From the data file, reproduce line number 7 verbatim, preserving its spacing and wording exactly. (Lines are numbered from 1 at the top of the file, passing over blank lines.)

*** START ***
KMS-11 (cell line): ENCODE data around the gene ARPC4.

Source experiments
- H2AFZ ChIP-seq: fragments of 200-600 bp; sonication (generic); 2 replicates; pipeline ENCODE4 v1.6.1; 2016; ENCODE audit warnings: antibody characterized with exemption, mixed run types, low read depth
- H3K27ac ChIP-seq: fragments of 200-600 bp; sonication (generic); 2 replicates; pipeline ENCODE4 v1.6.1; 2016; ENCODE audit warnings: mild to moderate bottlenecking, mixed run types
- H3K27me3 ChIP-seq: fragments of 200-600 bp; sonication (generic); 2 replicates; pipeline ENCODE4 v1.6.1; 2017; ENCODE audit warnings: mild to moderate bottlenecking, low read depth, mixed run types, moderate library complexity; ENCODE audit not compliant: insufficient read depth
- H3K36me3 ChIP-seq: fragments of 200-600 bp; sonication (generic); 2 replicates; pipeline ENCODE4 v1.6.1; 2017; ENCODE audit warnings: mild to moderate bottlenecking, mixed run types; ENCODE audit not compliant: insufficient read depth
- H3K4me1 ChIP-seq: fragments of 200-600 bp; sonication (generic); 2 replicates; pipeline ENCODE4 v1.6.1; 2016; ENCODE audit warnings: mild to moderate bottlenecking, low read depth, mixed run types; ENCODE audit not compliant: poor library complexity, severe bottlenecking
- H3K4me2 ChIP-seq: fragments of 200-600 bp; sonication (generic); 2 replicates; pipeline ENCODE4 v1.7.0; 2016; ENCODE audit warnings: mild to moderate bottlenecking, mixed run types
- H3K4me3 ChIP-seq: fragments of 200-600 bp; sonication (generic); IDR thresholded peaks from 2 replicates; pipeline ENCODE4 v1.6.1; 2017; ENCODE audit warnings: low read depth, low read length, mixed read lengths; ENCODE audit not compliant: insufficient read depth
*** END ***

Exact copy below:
- H3K4me1 ChIP-seq: fragments of 200-600 bp; sonication (generic); 2 replicates; pipeline ENCODE4 v1.6.1; 2016; ENCODE audit warnings: mild to moderate bottlenecking, low read depth, mixed run types; ENCODE audit not compliant: poor library complexity, severe bottlenecking